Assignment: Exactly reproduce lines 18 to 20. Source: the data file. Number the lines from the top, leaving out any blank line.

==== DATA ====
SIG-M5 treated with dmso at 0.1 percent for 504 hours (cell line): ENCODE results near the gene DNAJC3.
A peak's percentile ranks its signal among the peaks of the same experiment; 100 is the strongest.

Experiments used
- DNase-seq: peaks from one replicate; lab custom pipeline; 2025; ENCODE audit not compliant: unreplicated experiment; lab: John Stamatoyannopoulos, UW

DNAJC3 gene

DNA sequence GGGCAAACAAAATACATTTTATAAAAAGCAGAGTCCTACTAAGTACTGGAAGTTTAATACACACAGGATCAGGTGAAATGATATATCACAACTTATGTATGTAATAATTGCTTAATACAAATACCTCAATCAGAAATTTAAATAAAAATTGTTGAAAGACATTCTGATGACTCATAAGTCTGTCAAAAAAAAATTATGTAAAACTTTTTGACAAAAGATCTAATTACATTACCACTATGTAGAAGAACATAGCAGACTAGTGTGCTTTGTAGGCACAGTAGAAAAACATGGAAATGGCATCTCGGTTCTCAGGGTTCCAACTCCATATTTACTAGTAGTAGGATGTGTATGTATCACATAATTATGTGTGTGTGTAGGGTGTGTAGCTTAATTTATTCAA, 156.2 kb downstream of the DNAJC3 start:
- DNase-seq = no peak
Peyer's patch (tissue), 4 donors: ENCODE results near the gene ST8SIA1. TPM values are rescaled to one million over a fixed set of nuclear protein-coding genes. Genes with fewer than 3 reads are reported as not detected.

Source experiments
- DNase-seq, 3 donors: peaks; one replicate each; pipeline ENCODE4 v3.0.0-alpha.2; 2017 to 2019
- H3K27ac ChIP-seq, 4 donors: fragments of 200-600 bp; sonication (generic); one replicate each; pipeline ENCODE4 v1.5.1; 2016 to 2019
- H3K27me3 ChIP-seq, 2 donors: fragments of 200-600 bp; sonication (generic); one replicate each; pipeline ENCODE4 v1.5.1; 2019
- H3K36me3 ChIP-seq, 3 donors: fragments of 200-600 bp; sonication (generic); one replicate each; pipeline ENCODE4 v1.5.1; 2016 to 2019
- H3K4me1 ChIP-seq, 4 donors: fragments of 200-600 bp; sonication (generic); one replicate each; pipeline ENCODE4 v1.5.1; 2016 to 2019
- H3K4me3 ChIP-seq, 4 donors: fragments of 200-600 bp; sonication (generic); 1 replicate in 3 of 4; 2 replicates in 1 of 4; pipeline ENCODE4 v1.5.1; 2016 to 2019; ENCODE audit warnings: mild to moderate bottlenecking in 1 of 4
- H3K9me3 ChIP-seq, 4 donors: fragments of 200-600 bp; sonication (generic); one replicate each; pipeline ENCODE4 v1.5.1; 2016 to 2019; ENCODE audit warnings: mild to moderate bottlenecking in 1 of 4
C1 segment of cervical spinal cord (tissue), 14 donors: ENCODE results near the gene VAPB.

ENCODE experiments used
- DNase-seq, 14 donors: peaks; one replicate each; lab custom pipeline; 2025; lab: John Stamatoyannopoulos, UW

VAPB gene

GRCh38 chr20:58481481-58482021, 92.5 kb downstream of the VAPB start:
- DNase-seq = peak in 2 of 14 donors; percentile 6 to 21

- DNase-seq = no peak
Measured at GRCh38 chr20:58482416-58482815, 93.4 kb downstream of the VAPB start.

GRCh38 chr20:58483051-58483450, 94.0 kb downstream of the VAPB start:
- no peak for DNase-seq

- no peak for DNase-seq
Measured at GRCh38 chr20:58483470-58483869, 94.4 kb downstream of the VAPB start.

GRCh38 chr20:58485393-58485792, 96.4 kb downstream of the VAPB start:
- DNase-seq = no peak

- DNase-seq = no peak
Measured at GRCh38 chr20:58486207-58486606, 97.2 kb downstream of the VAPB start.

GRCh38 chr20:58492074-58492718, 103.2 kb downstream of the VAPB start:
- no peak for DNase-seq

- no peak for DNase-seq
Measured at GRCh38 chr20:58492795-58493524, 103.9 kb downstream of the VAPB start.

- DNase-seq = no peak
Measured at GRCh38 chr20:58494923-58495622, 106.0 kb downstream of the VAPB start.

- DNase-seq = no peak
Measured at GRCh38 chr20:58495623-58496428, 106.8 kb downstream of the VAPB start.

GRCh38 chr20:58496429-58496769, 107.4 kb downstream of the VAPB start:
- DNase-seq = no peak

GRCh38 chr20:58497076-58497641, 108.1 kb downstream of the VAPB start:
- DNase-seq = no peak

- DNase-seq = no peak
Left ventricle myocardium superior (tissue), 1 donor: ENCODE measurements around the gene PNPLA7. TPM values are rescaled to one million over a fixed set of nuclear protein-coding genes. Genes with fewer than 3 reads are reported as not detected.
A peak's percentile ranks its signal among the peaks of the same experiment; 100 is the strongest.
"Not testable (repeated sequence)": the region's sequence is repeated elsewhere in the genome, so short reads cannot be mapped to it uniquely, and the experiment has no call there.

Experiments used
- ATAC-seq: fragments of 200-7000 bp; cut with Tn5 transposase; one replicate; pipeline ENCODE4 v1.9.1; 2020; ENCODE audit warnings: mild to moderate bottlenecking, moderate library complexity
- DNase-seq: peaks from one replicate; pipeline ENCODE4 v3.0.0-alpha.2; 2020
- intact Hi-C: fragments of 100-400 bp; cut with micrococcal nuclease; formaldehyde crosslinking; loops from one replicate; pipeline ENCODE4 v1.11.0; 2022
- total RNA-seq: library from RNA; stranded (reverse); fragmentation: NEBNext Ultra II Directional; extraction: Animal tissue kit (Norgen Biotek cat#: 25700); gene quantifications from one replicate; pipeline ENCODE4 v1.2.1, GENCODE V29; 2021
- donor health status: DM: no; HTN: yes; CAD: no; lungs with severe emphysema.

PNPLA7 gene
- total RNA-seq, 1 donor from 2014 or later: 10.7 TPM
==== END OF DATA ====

ENCODE experiments used
- DNase-seq, 14 donors: peaks; one replicate each; lab custom pipeline; 2025; lab: John Stamatoyannopoulos, UW

VAPB gene